Clearly Rabbi Boteach obsession with condemning the Romans, as can be seen from the book and how he answered my question, leads him to further misunderstandings of the nature of Roman rule. He uses the fact that the Romans do not play a larger role in the Gospel stories as evidence that the texts were edited to reflect a pro Roman bias. Obviously there was such a process, which has been obvious to scholars long before Rabbi Boteach, but that is beside the point. The Romans do not show up more because part of their not completely barbaric policy of occupation was to grant large measures of native self rule to provinces in the empire. It should be no more surprising that non-Jews do not play a larger role in the Gospels than it should surprise readers to not find many non-Jews in the American edition of the Yated. The lesson we should take from the relative absence of non-Jews is that the New Testament is, for the most part, a Jewish book written for Jews.
Keeping the comparision with contemporary Jewish rhetoric is important in exonerating the New Testament from charges of anti-Semitism. Boteach claims to wish to do this, but in practice seems to do the opposite. Jesus and his followers were Jews. The books of the New Testament, for the most part, were written as Jewish books. It makes no more sense to call the New Testament anti-Semitic than it would be to call the Yated anti-Semitic for what it says about other Jews. For that matter I am sure Rabbi Boteach would not want to be called anti-Semitic for speaking out like he did against those within Chabad, who are denouncing him nor would he want his Jewish opponents labled as anti-Semites.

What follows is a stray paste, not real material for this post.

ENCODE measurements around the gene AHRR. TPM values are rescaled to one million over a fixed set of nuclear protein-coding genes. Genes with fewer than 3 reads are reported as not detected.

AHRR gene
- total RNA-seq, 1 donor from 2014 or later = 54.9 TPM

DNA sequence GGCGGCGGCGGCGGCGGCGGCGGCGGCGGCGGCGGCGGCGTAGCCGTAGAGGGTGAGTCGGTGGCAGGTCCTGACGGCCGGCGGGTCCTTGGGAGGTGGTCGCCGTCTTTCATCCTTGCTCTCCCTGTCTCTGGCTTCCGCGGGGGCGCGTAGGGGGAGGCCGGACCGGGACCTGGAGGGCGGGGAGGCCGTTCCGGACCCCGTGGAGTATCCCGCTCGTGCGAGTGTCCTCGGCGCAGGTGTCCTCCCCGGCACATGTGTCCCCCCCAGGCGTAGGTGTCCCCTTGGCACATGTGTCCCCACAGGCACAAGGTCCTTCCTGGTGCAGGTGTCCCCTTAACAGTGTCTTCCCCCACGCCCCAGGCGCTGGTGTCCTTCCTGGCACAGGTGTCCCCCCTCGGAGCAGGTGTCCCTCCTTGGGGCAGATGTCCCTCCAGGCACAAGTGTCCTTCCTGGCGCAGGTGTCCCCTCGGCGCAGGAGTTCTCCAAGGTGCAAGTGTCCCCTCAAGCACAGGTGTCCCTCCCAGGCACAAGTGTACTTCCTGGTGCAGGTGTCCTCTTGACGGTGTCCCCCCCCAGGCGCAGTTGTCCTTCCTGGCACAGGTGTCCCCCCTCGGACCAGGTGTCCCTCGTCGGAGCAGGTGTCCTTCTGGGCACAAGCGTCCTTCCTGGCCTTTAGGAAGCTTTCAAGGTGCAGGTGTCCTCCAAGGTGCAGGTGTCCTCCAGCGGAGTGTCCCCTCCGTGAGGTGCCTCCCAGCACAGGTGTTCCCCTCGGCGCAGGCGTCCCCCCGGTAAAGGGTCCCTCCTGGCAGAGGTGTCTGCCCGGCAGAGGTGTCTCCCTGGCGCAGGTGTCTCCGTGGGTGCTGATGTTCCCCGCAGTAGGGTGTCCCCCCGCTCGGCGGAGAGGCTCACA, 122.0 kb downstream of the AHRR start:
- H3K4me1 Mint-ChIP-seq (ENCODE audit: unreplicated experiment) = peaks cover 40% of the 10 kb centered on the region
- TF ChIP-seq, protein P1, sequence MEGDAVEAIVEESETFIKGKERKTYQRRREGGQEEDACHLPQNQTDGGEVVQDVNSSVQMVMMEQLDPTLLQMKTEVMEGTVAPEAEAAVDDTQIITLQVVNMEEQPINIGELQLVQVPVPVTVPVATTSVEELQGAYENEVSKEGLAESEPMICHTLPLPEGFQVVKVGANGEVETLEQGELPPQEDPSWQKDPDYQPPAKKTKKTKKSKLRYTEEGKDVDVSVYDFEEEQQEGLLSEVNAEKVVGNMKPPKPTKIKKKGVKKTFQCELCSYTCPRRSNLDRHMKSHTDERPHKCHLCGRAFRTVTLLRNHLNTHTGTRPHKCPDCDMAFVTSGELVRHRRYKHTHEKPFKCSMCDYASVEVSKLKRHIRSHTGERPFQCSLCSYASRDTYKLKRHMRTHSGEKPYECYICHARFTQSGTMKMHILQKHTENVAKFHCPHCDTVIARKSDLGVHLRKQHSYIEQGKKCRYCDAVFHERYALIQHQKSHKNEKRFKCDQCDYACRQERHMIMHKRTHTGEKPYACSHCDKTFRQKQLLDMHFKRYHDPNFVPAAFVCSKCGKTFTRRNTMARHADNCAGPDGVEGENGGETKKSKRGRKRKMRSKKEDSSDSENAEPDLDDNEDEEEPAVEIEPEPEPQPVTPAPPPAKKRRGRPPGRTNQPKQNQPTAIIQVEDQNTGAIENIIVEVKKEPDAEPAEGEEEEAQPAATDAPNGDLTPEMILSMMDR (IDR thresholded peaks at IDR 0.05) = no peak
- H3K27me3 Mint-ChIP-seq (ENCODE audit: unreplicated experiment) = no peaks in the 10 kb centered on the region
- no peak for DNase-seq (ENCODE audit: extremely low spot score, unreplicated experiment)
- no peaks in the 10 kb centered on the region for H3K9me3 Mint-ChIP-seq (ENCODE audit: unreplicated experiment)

It is almost as if Rabbi Boteach has this fear that if his readers do not place all the blame on first century Romans they will blame twenty-first century Jews. This is a counter-productive attitude toward anti-Semitism as it makes our denial of responsibility a little too earnest, as if we have something to hide. Christians should not blame me for killing their Lord not because my ancestors were not shouting in the streets of Jerusalem for Jesus' blood to be on their hands and mine, but because I most certainly did not call for it and it should be obvious that I am the sort of person who never would think of doing so.
Sunday, June 26, 2011
As it should surprise no one, Congresswoman Michele Bachmann takes a strongly right wing stance in favor of Israel and lashes out against President Obama. One can certainly discuss whether or not Ms. Bachmann's policies would be good for Israel. What interests me here is how textbook Evangelical Protestant she is. She talks about growing up as a lover of Israel, seeing the Old Testament and biblical Israel as the necessary foundation of Christianity. She even spent time volunteering in Israel.